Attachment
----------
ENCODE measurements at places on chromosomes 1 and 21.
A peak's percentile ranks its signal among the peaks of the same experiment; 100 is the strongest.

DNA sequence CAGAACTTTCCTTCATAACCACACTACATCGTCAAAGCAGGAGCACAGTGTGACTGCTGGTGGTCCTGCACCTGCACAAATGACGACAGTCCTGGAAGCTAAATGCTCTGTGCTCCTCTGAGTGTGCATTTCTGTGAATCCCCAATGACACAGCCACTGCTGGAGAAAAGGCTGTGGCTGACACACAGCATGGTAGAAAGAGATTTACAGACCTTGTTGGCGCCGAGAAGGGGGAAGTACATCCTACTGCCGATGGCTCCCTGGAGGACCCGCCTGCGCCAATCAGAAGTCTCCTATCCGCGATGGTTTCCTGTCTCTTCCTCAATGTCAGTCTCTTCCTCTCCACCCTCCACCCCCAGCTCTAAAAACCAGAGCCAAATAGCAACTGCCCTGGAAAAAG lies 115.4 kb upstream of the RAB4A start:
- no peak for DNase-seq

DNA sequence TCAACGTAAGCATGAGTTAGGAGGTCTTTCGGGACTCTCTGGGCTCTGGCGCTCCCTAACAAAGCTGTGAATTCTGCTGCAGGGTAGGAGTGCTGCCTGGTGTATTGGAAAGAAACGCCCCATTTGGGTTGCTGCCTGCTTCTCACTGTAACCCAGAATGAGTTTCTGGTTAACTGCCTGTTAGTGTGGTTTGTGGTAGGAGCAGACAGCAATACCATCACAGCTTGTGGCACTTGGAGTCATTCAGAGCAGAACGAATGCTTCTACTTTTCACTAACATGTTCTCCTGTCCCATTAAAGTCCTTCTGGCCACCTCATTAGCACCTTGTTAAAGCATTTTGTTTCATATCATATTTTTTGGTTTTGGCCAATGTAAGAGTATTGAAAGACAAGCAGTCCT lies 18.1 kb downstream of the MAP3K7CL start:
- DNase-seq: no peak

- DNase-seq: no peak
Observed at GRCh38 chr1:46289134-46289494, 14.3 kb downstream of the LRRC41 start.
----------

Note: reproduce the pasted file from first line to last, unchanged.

ENCODE measurements at places on chromosomes 1 and 21.
A peak's percentile ranks its signal among the peaks of the same experiment; 100 is the strongest.

DNA sequence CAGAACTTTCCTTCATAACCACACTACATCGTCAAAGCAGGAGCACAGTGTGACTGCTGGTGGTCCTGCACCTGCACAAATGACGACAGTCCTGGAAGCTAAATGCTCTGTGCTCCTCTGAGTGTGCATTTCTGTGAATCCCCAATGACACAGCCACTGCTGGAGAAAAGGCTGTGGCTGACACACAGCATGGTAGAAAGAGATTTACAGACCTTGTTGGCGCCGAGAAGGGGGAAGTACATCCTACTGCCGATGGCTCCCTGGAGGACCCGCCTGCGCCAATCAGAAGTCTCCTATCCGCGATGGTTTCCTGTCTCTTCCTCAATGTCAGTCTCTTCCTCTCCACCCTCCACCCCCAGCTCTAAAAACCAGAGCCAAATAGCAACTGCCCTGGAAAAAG lies 115.4 kb upstream of the RAB4A start:
- no peak for DNase-seq

DNA sequence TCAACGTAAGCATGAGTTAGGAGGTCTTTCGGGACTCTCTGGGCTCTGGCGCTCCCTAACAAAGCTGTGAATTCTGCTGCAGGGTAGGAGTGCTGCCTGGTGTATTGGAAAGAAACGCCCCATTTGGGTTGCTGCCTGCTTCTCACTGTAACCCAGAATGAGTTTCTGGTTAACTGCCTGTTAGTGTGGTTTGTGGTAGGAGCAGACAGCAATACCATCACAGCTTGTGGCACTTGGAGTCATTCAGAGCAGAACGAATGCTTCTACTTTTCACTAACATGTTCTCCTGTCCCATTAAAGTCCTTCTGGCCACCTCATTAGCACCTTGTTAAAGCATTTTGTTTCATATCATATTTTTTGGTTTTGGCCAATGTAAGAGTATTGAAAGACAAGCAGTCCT lies 18.1 kb downstream of the MAP3K7CL start:
- DNase-seq: no peak

- DNase-seq: no peak
Observed at GRCh38 chr1:46289134-46289494, 14.3 kb downstream of the LRRC41 start.